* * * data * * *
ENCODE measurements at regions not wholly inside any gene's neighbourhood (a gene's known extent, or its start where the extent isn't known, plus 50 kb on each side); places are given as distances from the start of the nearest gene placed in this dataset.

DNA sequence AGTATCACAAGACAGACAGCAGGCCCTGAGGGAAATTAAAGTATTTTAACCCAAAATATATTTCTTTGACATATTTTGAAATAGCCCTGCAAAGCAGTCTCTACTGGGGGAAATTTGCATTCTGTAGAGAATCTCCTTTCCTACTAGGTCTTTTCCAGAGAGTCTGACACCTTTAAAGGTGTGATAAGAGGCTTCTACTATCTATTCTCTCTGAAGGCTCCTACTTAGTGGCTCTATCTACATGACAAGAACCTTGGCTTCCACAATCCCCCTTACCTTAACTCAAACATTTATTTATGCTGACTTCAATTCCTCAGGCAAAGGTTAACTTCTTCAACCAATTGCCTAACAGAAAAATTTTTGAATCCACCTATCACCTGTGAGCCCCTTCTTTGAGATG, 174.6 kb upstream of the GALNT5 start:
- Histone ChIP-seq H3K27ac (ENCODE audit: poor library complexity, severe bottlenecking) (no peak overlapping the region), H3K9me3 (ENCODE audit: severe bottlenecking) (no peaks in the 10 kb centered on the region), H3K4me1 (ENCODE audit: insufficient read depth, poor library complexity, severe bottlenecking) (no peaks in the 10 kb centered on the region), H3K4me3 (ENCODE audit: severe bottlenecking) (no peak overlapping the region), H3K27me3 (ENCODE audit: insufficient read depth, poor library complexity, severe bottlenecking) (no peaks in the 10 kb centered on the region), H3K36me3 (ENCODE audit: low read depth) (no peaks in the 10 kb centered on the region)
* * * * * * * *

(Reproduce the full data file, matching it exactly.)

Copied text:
ENCODE measurements at regions not wholly inside any gene's neighbourhood (a gene's known extent, or its start where the extent isn't known, plus 50 kb on each side); places are given as distances from the start of the nearest gene placed in this dataset.

DNA sequence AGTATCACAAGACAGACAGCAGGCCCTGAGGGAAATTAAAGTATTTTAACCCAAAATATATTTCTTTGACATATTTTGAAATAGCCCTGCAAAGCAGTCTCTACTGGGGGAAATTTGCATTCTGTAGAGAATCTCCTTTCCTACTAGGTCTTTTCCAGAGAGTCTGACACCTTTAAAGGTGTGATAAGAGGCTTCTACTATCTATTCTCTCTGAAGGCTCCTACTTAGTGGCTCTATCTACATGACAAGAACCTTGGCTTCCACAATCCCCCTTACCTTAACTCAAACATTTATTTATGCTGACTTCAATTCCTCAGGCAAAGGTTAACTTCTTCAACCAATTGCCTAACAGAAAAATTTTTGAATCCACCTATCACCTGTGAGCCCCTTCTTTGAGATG, 174.6 kb upstream of the GALNT5 start:
- Histone ChIP-seq H3K27ac (ENCODE audit: poor library complexity, severe bottlenecking) (no peak overlapping the region), H3K9me3 (ENCODE audit: severe bottlenecking) (no peaks in the 10 kb centered on the region), H3K4me1 (ENCODE audit: insufficient read depth, poor library complexity, severe bottlenecking) (no peaks in the 10 kb centered on the region), H3K4me3 (ENCODE audit: severe bottlenecking) (no peak overlapping the region), H3K27me3 (ENCODE audit: insufficient read depth, poor library complexity, severe bottlenecking) (no peaks in the 10 kb centered on the region), H3K36me3 (ENCODE audit: low read depth) (no peaks in the 10 kb centered on the region)